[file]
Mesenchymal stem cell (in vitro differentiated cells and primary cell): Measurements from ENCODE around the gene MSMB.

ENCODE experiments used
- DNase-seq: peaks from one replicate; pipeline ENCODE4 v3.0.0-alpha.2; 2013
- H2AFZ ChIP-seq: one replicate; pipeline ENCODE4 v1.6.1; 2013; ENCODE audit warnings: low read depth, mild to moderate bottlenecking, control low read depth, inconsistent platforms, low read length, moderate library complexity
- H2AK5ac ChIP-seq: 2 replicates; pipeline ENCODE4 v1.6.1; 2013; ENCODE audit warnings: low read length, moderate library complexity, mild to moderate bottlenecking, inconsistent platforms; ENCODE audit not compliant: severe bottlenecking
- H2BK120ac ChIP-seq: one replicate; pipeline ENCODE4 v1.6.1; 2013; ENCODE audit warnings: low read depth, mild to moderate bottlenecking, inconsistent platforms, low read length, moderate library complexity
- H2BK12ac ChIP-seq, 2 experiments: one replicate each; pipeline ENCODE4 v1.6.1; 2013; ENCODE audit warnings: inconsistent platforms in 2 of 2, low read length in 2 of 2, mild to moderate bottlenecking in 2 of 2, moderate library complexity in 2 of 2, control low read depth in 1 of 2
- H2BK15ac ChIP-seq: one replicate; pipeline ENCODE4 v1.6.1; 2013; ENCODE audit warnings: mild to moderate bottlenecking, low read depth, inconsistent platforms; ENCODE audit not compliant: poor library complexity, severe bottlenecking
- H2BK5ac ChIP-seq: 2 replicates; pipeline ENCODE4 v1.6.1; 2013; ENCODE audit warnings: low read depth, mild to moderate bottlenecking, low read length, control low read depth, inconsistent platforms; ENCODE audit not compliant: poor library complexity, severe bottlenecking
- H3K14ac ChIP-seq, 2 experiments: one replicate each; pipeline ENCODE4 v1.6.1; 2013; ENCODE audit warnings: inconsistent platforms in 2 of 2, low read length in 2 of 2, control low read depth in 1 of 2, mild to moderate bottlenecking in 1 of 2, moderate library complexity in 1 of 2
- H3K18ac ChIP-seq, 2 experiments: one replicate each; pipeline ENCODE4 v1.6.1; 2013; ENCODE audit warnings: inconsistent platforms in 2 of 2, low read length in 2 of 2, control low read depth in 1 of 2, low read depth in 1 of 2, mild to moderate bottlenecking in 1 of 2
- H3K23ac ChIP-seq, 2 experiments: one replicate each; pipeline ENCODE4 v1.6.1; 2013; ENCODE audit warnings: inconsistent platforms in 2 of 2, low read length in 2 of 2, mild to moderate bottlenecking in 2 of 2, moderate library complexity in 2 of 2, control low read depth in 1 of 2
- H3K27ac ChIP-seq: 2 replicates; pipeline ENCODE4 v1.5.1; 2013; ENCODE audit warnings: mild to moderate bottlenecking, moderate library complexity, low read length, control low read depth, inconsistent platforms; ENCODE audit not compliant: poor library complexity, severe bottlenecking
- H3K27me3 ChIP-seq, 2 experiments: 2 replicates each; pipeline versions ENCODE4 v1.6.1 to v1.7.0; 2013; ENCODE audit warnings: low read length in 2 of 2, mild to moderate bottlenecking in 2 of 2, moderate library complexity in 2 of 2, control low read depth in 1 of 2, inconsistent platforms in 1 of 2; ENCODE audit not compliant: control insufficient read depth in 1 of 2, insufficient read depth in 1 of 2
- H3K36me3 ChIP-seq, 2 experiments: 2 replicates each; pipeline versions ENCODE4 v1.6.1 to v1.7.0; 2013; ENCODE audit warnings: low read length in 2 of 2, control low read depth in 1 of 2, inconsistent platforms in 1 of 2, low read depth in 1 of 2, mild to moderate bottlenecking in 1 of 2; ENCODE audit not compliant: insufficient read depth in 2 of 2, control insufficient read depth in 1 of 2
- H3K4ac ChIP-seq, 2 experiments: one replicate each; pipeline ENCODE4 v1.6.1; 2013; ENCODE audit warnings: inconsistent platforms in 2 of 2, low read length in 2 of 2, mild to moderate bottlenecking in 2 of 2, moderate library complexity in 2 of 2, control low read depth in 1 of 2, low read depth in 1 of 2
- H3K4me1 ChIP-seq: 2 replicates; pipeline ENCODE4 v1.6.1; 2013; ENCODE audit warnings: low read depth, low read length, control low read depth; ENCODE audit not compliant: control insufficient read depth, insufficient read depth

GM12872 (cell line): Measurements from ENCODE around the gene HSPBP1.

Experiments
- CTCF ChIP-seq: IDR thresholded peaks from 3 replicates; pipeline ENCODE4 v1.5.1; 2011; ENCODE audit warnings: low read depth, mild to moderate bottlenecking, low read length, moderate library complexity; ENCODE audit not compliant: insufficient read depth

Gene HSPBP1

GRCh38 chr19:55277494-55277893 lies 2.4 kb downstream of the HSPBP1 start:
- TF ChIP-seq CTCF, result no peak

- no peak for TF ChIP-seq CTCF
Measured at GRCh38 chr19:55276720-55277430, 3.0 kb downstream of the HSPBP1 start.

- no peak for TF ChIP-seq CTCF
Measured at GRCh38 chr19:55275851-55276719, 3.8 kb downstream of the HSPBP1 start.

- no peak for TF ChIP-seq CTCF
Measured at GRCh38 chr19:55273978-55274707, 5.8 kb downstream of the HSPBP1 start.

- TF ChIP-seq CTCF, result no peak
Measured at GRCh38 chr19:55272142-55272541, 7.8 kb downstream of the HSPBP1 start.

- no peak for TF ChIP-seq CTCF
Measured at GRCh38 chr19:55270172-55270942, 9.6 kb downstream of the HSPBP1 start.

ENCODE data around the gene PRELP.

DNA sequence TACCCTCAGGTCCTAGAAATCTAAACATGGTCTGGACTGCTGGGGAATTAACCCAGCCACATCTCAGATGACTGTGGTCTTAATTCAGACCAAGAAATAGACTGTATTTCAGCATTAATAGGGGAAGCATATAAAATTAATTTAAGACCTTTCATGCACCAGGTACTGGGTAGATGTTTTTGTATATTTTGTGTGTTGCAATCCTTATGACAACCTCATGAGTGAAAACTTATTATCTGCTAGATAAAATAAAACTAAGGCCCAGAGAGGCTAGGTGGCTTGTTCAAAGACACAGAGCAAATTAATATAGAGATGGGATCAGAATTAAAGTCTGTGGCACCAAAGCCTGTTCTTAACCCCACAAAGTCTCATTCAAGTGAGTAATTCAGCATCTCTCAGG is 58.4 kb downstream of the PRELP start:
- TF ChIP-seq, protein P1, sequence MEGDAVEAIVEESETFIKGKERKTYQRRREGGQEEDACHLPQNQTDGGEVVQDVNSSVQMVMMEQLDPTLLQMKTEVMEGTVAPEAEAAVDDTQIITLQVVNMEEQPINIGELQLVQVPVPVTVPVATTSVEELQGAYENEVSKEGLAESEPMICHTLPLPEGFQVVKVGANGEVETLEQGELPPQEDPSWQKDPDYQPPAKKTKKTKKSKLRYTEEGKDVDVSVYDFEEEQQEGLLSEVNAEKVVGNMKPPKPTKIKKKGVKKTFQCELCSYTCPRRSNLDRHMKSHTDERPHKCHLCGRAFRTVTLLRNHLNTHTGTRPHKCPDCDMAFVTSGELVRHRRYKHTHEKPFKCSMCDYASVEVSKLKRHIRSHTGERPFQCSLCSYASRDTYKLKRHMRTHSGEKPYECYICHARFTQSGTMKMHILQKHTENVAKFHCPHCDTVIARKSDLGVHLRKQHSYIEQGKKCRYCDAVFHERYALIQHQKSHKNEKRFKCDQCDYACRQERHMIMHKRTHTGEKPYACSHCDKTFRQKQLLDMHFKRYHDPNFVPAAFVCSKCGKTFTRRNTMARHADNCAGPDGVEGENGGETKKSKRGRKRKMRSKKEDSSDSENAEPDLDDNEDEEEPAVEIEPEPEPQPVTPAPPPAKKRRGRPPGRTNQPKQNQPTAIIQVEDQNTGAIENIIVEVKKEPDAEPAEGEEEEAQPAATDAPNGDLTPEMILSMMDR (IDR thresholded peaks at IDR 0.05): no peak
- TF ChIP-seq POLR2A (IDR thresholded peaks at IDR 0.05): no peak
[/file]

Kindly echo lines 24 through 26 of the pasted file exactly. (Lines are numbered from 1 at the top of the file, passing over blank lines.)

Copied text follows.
- no peak for TF ChIP-seq CTCF
Measured at GRCh38 chr19:55276720-55277430, 3.0 kb downstream of the HSPBP1 start.

- no peak for TF ChIP-seq CTCF